Try F11 or F13 to maximize the depth of field, you probably will need a tripod to avoid blur from camera shake (if you photograph inside).

General / Re: Scanning my girlfriend
« on: May 11, 2015, 11:32:58 AM »
The version where she is laying down probably has a background (carpet or fabric?) that contains more useful details Photoscan can use to align the photos.

General / Re: export reduced dense point cloud
« on: May 08, 2015, 01:03:59 PM »
Currently there is no way to reduce the number of points in the Dense Cloud, apart from recontructing it at a lower setting.

I started a thread in the Feature Requests section for such a feature:

Edit: you can also use CloudCompare to reduce the point cloud, but there is no way to import the Dense Cloud back into Photoscan, so you would have to do the meshing outside Photoscan as well.

General / Re: lighting underground / interior advice please
« on: May 06, 2015, 02:02:39 PM »
I think the lighting should be as consistent as possible, so either place the lights at a distance and keep them static (if they are strong enough) or set them up with the exact same angle relative to the camera.

Photoscan doesn't need shadow detail specifically, any fine detail will do. Harsh shadows are indeed bad, because often the camera doesn't have enough range to get enough detail in the shadows (or highlights start clipping).

If you photograph a wall you do not need to vary the angles, just varying the position will do. Position variations give Photoscan more information that camera rotation.

Image quality is everything, so use a tripod and a remote release cord, and check your photos afterwards and remove the blurry ones.

General / Re: PBR textures
« on: May 06, 2015, 01:56:01 PM »
Seen the video and its a very interesting overview.   They do not give much in depth info on how they cancell out AO and create accurate specular maps though.  Anyone have ideas?

Epic's specular maps must be generated based on diffuse / depth data, there is no way to extract specular data without using very controlled lighting conditions (ie. a light dome, totally different technique).

I think they cancel out AO/environment light by simply baking the lighting info from the lightprobe  (you can convert a mirror ball image to a spherical HDR map) to a white mesh.  If you substract this lighting info from the texture map generated by Photoscan, you should have a texture with a neutral lighting.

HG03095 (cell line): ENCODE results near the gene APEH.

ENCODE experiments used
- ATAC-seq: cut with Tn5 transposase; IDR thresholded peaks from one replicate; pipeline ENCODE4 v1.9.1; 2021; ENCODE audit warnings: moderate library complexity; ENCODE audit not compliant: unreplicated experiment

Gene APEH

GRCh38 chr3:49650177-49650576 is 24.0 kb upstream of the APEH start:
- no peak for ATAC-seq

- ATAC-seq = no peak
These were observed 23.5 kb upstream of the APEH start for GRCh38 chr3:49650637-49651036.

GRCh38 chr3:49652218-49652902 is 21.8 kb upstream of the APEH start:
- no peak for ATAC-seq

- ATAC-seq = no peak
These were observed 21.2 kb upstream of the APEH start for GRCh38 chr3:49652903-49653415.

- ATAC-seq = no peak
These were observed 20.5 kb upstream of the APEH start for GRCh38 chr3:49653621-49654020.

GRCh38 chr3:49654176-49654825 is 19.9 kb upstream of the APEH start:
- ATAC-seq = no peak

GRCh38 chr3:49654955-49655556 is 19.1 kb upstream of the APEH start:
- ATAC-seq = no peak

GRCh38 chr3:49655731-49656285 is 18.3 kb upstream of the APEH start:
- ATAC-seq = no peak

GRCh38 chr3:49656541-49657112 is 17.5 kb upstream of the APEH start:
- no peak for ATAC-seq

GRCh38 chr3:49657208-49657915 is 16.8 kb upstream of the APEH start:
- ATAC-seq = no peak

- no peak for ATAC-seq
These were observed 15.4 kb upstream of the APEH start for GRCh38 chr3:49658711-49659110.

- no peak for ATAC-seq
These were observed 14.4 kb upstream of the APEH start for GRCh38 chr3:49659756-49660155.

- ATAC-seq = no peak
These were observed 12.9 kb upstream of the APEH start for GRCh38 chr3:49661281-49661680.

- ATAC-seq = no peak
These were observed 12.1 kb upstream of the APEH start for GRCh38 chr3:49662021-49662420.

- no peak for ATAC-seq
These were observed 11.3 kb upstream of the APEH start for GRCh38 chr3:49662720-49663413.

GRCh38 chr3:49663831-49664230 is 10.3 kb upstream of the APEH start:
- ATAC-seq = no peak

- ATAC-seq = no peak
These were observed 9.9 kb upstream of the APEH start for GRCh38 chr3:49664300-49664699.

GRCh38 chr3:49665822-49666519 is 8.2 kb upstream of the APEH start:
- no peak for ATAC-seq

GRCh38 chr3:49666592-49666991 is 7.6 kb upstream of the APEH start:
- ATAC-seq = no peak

Marcel have experimented "years" back, and  it could NOT align my project data, on sme it was OK, but from speed/results experience i stay on no preselection.  What sort of reconstruction you do ??

We do mainly aerial style scans (so everything in a flat plane) but also scans of objects. The objects we scan have a lot of fine detail so we never have problems with alignment. I also like to align with max points at 120.000 instead of 40.000, so then the pre-selection is very useful to keep processing times reasonable.

again it depend on project, and experience...

What do you mean exactly? Can you give an example of a project where you would not use it (and for what reason)?

I always have generic pair preselection enabled. Only in the rare case that a project fails to align I turn it off. I don't see any downsides to having it enabled, and the speedup is huge.

General / Re: Camera calibration improving accuracy?
« on: April 29, 2015, 10:34:39 AM »
Thanks Bigben, that's interesting. I get what you mean with drifting to a mathematically correct solution, but I do wonder however how much difference there really is. There are a lot more points in the sparse cloud, and generally they are of much higher quality than photos of an LCD screen (where a recognizable detail might be 5 pixels wide + more DOF because of short distance).

I might try having the calibration target printed on a really big sheet of paper to see if that changes the results compared to the results from the LCD screen.